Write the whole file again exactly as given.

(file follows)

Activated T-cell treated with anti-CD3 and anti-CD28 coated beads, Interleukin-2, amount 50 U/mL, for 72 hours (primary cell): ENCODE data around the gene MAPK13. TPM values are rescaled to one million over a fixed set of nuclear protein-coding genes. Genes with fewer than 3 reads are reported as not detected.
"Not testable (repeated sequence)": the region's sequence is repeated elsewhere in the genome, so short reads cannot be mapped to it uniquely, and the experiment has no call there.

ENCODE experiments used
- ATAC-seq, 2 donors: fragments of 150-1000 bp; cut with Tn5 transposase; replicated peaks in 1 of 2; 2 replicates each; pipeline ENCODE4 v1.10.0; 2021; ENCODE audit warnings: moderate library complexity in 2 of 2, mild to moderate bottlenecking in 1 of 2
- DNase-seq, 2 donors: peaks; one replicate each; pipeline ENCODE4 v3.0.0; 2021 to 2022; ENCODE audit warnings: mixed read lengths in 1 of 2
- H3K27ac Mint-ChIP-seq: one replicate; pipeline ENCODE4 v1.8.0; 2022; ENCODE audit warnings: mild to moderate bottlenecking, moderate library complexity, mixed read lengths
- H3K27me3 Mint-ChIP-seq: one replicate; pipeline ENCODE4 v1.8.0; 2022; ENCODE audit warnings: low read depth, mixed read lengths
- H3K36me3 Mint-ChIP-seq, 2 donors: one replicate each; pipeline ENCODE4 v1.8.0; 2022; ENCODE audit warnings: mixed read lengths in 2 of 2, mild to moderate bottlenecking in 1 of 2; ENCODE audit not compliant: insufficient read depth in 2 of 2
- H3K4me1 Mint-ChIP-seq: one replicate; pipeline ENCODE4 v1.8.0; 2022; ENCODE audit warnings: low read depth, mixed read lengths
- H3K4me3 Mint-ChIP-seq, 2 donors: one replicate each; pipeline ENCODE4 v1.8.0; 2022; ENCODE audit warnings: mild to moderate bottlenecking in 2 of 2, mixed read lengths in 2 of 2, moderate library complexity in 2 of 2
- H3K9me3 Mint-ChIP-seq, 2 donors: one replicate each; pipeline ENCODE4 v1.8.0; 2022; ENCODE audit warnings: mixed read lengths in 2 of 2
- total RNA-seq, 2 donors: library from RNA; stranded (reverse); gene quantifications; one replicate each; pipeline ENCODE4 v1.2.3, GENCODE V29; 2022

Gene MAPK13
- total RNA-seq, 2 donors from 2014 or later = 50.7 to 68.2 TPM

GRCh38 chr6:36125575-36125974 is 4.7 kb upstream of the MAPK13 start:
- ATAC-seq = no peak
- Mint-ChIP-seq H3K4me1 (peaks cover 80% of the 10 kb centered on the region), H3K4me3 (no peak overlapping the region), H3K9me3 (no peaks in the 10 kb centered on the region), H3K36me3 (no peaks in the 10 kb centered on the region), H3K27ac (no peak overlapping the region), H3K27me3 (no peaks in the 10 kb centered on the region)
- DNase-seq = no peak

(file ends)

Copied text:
Activated T-cell treated with anti-CD3 and anti-CD28 coated beads, Interleukin-2, amount 50 U/mL, for 72 hours (primary cell): ENCODE data around the gene MAPK13. TPM values are rescaled to one million over a fixed set of nuclear protein-coding genes. Genes with fewer than 3 reads are reported as not detected.
"Not testable (repeated sequence)": the region's sequence is repeated elsewhere in the genome, so short reads cannot be mapped to it uniquely, and the experiment has no call there.

ENCODE experiments used
- ATAC-seq, 2 donors: fragments of 150-1000 bp; cut with Tn5 transposase; replicated peaks in 1 of 2; 2 replicates each; pipeline ENCODE4 v1.10.0; 2021; ENCODE audit warnings: moderate library complexity in 2 of 2, mild to moderate bottlenecking in 1 of 2
- DNase-seq, 2 donors: peaks; one replicate each; pipeline ENCODE4 v3.0.0; 2021 to 2022; ENCODE audit warnings: mixed read lengths in 1 of 2
- H3K27ac Mint-ChIP-seq: one replicate; pipeline ENCODE4 v1.8.0; 2022; ENCODE audit warnings: mild to moderate bottlenecking, moderate library complexity, mixed read lengths
- H3K27me3 Mint-ChIP-seq: one replicate; pipeline ENCODE4 v1.8.0; 2022; ENCODE audit warnings: low read depth, mixed read lengths
- H3K36me3 Mint-ChIP-seq, 2 donors: one replicate each; pipeline ENCODE4 v1.8.0; 2022; ENCODE audit warnings: mixed read lengths in 2 of 2, mild to moderate bottlenecking in 1 of 2; ENCODE audit not compliant: insufficient read depth in 2 of 2
- H3K4me1 Mint-ChIP-seq: one replicate; pipeline ENCODE4 v1.8.0; 2022; ENCODE audit warnings: low read depth, mixed read lengths
- H3K4me3 Mint-ChIP-seq, 2 donors: one replicate each; pipeline ENCODE4 v1.8.0; 2022; ENCODE audit warnings: mild to moderate bottlenecking in 2 of 2, mixed read lengths in 2 of 2, moderate library complexity in 2 of 2
- H3K9me3 Mint-ChIP-seq, 2 donors: one replicate each; pipeline ENCODE4 v1.8.0; 2022; ENCODE audit warnings: mixed read lengths in 2 of 2
- total RNA-seq, 2 donors: library from RNA; stranded (reverse); gene quantifications; one replicate each; pipeline ENCODE4 v1.2.3, GENCODE V29; 2022

Gene MAPK13
- total RNA-seq, 2 donors from 2014 or later = 50.7 to 68.2 TPM

GRCh38 chr6:36125575-36125974 is 4.7 kb upstream of the MAPK13 start:
- ATAC-seq = no peak
- Mint-ChIP-seq H3K4me1 (peaks cover 80% of the 10 kb centered on the region), H3K4me3 (no peak overlapping the region), H3K9me3 (no peaks in the 10 kb centered on the region), H3K36me3 (no peaks in the 10 kb centered on the region), H3K27ac (no peak overlapping the region), H3K27me3 (no peaks in the 10 kb centered on the region)
- DNase-seq = no peak